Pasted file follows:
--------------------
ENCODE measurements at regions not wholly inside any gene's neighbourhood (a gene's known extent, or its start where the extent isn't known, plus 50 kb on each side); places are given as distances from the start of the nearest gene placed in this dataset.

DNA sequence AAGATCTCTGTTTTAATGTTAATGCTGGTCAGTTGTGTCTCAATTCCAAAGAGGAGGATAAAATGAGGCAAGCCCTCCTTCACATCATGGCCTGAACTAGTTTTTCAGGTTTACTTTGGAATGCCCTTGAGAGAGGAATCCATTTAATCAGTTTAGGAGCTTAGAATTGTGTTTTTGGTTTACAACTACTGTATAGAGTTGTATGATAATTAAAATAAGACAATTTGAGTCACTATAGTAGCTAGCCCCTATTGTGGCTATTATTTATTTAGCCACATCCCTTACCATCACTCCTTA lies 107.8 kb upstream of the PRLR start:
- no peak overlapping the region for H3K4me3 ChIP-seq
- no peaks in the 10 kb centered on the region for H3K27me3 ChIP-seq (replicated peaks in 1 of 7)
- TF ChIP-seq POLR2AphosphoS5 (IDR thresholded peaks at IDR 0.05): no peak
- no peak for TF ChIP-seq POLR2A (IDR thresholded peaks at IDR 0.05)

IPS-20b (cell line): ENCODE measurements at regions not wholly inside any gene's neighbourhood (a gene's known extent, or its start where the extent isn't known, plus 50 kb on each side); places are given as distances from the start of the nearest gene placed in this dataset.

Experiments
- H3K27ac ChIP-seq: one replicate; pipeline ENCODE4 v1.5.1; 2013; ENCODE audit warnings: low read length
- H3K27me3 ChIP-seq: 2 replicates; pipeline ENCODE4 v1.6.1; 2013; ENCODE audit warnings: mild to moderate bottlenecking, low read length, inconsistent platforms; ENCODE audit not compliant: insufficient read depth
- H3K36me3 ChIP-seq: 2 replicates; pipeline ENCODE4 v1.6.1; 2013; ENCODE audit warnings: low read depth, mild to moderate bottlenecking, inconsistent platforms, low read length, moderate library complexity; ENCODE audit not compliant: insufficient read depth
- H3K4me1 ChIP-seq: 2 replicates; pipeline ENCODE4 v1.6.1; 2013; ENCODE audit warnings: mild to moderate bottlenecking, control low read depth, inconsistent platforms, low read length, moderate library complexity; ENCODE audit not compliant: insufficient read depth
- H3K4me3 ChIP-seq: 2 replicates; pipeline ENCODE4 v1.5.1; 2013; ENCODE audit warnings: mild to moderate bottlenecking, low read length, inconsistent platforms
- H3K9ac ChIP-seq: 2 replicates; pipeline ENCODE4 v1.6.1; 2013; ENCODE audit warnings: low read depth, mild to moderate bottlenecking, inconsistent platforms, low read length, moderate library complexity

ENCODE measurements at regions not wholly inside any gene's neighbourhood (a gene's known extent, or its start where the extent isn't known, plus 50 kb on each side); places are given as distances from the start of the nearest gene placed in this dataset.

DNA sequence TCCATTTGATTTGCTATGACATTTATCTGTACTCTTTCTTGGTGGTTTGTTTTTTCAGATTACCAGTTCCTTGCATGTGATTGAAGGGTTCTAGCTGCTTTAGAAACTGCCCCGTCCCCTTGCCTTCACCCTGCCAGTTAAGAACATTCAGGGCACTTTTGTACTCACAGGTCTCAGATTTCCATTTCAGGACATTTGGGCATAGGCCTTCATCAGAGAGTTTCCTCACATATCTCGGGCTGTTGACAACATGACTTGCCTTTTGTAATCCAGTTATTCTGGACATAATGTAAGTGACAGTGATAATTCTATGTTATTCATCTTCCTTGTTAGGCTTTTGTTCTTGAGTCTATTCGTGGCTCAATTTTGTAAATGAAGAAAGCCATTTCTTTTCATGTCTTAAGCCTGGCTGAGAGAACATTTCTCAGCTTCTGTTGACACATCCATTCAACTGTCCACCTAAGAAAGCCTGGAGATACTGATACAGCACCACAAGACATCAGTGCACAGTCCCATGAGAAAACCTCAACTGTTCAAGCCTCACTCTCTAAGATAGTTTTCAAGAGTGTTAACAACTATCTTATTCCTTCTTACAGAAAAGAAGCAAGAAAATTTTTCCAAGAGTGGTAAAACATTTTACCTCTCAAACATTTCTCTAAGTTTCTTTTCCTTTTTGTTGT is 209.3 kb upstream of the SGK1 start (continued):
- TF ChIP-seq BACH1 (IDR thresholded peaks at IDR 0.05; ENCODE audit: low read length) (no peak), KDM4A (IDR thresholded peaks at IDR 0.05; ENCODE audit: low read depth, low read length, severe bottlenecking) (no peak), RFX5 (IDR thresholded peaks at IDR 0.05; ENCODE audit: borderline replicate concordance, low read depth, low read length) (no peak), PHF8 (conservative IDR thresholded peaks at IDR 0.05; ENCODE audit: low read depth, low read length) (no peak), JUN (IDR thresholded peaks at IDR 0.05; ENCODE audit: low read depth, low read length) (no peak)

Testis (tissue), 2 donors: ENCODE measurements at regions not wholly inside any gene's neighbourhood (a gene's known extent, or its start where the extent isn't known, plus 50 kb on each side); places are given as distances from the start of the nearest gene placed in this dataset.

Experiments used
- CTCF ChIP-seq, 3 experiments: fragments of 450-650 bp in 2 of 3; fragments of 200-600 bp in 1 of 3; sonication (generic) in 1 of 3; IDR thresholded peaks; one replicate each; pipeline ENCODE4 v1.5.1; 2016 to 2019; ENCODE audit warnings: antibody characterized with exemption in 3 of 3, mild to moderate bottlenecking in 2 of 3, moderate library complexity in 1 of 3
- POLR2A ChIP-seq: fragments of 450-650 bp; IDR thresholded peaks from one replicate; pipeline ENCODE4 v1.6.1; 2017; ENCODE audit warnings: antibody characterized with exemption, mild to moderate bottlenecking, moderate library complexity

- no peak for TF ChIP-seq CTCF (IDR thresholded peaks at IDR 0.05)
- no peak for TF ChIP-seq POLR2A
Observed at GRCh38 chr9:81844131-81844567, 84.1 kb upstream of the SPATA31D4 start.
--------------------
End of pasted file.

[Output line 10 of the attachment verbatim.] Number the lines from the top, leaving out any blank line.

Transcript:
- H3K27me3 ChIP-seq: 2 replicates; pipeline ENCODE4 v1.6.1; 2013; ENCODE audit warnings: mild to moderate bottlenecking, low read length, inconsistent platforms; ENCODE audit not compliant: insufficient read depth